You may already place emphasis on your child's basic health and wellness, but you should also make the underlying health of their eyes and vision a priority. Considering an estimated 25 percent of school-aged children have a form of vision impairment that affects their ability to learn, ensuring they receive proper eye care is imperative. Prescription eyeglasses may be the most popular option for helping your child see in a more clear, concise way, but wearing contact lenses can also be beneficial. With this guide, you will learn if your child is ready to progress from eyeglasses to contacts.
Your Child Asks for Contacts
Most children will show some interest in contact lenses at one point in time. If your child is asking you or the eye doctor about this form of vision correction, be sure to communicate with them in an honest manner.
Your child may prefer wearing contact lenses as opposed to the uncomfortable and visible prescription eyeglasses. They may also prefer contacts if they play sports, since eyeglasses can get in the way of their ability to play.
The eye doctor will first determine if your child is a good candidate for contacts. Since a child's eyes are capable of handling contacts, the only concern of your doctor would be their ability to clean and care for their lenses.
Your Child Is Responsible
As stated earlier, your child will need to be ready to properly handle contact lenses.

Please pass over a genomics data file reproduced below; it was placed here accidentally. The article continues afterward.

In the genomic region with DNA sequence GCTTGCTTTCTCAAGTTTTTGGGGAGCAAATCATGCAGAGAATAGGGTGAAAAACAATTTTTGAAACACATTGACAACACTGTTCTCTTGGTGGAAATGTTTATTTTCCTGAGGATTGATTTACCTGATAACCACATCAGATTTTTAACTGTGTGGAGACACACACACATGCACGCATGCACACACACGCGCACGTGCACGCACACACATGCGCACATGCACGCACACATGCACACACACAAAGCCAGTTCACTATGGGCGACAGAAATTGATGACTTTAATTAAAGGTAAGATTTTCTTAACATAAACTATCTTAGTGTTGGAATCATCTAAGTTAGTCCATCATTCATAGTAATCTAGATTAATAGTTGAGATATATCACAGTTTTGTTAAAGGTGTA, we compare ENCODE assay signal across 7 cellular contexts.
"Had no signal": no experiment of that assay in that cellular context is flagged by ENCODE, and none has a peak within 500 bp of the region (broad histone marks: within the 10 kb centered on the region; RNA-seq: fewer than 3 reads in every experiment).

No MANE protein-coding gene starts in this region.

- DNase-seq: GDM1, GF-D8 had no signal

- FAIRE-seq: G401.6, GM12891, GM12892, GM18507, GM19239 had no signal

Obviously, your child should also be able to place the lens on their eye without any serious default. If they are squeamish, they may not be ready for this new form of vision correction.
If your child is capable of dressing themselves, brushing their teeth and hair, bathing, and completing schoolwork and chores without assistance, they are most likely responsible enough to wear contact lenses.
Your Child Is Clean
Children can be messy. You may notice books, toys, and clothes constantly laying around your child's room. This is normal behavior, but if your child is incapable of brushing their teeth and bathing properly, they are not ready for contact lenses.
Be sure to discuss the importance of keeping their lenses clean and washing their hands before and after inserting the contacts. Your child will also need to prepare themselves for keeping their contacts clean while away from home. If a contact is lost or dropped on the floor when at school, your child will need to know how to clean and insert the lens back in a clean, safe manner without your assistance.
Contact lenses offer many benefits, but children and teens should be ready for this new form of vision correction. Consider asking your eye doctor for an eye exam if your child is ready for contacts.